adjective
13.
having a ruddy or heightened colour
Derived Forms
flusher, noun
Word Origin
C16 (in the sense: to gush forth): perhaps from flush³

flush2

/flʌʃ/
adjective (usually postpositive)
1.
level or even with another surface
2.
directly adjacent; continuous
3.
(informal) having plenty of money
4.
(informal) abundant or plentiful, as money
5.
full of vigour
6.
full to the brim or to the point of overflowing
7.
(printing) having an even margin, right or left, with no indentations
8.
(of a blow) accurately delivered
9.
(of a vessel) having no superstructure built above the flat level of the deck
adverb
10.
so as to be level or even
11.
directly or squarely
verb (transitive)
12.
to cause (surfaces) to be on the same level or in the same plane
13.
to enrich the diet of (an ewe) during the breeding season
noun
14.
a period of fresh growth of leaves, shoots, etc
Derived Forms
flushness, noun
Word Origin
C18: probably from flush1 (in the sense: spring out)

flush3

/flʌʃ/
verb
1.
(transitive) to rouse (game, wild creatures, etc) and put to flight
Word Origin
C13 flusshen, perhaps of imitative origin

flush4

/flʌʃ/
noun
1.
(in poker and similar games) a hand containing only one suit
Word Origin
C16: from Old French flus, from Latin fluxusflux
Collins English Dictionary - Complete & Unabridged 2012 Digital Edition
© William Collins Sons & Co. Ltd. 1979, 1986 © HarperCollins
Publishers 1998, 2000, 2003, 2005, 2006, 2007, 2009, 2012
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Word Origin and History for flush
v.

"fly up suddenly," c.1300, perhaps imitative of the sound of beating wings, or related to flash via its variant flushe. Probably not connected to Old French flux, source of flush (n.).

Transitive meaning "to cause to fly, start" is first attested mid-15c. The sense of "spurt, rush out suddenly, flow with force" (1540s) is probably the same word, with the connecting notion being "sudden movement," but its senses seem more to fit the older ones of flash (now all transferred to this word except in flash flood). Meaning "cleanse a drain, etc., with a rush of water" is from 1789. The noun sense of "sudden redness in the face" (1620s) probably belongs here, too. The verb in this sense is from 1660s. "A very puzzling word" [Weekley]. Related: Flushed; flushing.

adj.

1550s, "perfect, faultless;" c.1600, "abundant; plentifully supplied (with money, etc.)," perhaps from flush (v.) through the notion of a river running full, hence level with its banks. Meaning "even, level" is from 1620s.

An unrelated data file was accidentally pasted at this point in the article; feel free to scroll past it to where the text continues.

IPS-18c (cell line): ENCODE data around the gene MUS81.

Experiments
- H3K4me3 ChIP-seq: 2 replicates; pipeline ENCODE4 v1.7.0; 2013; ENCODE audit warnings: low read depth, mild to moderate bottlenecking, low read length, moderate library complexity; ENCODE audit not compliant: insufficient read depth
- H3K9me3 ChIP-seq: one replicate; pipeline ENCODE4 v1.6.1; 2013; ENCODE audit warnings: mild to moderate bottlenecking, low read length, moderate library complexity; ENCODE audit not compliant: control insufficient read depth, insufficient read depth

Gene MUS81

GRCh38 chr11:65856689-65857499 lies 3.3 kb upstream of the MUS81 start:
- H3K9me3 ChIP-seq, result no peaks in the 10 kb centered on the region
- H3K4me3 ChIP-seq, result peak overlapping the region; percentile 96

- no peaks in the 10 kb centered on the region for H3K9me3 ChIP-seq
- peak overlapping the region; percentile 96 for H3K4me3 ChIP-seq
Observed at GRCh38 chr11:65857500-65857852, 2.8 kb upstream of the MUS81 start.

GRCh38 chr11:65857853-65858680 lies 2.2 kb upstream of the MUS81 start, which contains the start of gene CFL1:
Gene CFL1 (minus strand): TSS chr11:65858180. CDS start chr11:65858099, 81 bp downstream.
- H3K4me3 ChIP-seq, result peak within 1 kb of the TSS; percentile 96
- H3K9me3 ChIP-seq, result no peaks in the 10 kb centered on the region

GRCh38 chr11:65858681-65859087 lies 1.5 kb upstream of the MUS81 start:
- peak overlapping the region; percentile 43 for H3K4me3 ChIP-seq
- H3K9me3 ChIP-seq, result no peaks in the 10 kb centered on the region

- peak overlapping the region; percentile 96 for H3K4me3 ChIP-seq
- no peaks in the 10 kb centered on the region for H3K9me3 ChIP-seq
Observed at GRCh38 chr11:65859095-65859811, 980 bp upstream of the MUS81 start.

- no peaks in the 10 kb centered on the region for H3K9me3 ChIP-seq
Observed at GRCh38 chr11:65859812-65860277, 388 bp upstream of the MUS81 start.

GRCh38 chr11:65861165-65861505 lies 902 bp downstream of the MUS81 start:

n.

"hand of cards all of one suit," 1520s, perhaps from Middle French flus (15c.), from Old French flux "a flowing," with the sense of "a run" (of cards), from Latin fluxus "flux," from fluere "to flow" (see fluent). The form in English probably was influenced by flush (v.).

Online Etymology Dictionary, © 2010 Douglas Harper
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flush in Medicine

flush 1 (flŭsh)
v. flushed, flush·ing, flush·es

  1. To turn red, as from fever, heat, or strong emotion; blush.

  2. To clean, rinse, or empty with a rapid flow of a liquid, especially water.

n.
  1. An act of cleansing or rinsing with a flow of water.

  2. A reddening of the skin, as with fever, emotion, or exertion.

  3. A brief sensation of heat over all or part of the body.

adj.
Having surfaces in the same plane; even.
The American Heritage® Stedman's Medical Dictionary
Copyright © 2002, 2001, 1995 by Houghton Mifflin Company. Published by Houghton Mifflin Company.
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Slang definitions & phrases for flush

flush

adjective

Having plenty of money; affluent, esp temporarily; rich: It took money, and the jazzman wasn't ever too flush (1603+)

verb
  1. To stay away from class; cut (1940s+ College students)
  2. flunk (1960s+ College students)
  3. To reject or ignore someone socially (1960s+)
Related Terms

four-flush, in a flush


The Dictionary of American Slang, Fourth Edition by Barbara Ann Kipfer, PhD. and Robert L. Chapman, Ph.D.
Copyright (C) 2007 by HarperCollins Publishers.
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flush in Technology

data
To delete something, usually superfluous, or to abort an operation.
"Flush" was standard ITS terminology for aborting an output operation. One spoke of the text that would have been printed, but was not, as having been flushed. It is speculated that this term arose from a vivid image of flushing unwanted characters by hosing down the internal output buffer, washing the characters away before they could be printed.
Compare drain.
2. To force temporarily buffered data to be written to more permanent memory. E.g. flushing buffered disk writes to disk, as with C's standard I/O library "fflush(3)" call. This sense was in use among BLISS programmers at DEC and on Honeywell and IBM machines as far back as 1965. Another example of this usage is flushing a cache on a context switch where modified data stored in the cace which belongs to one processes must be written out to main memory so that the cache can be used by another process.
[Jargon File]
(2005-07-18)

The Free On-line Dictionary of Computing, © Denis Howe 2010 http://foldoc.org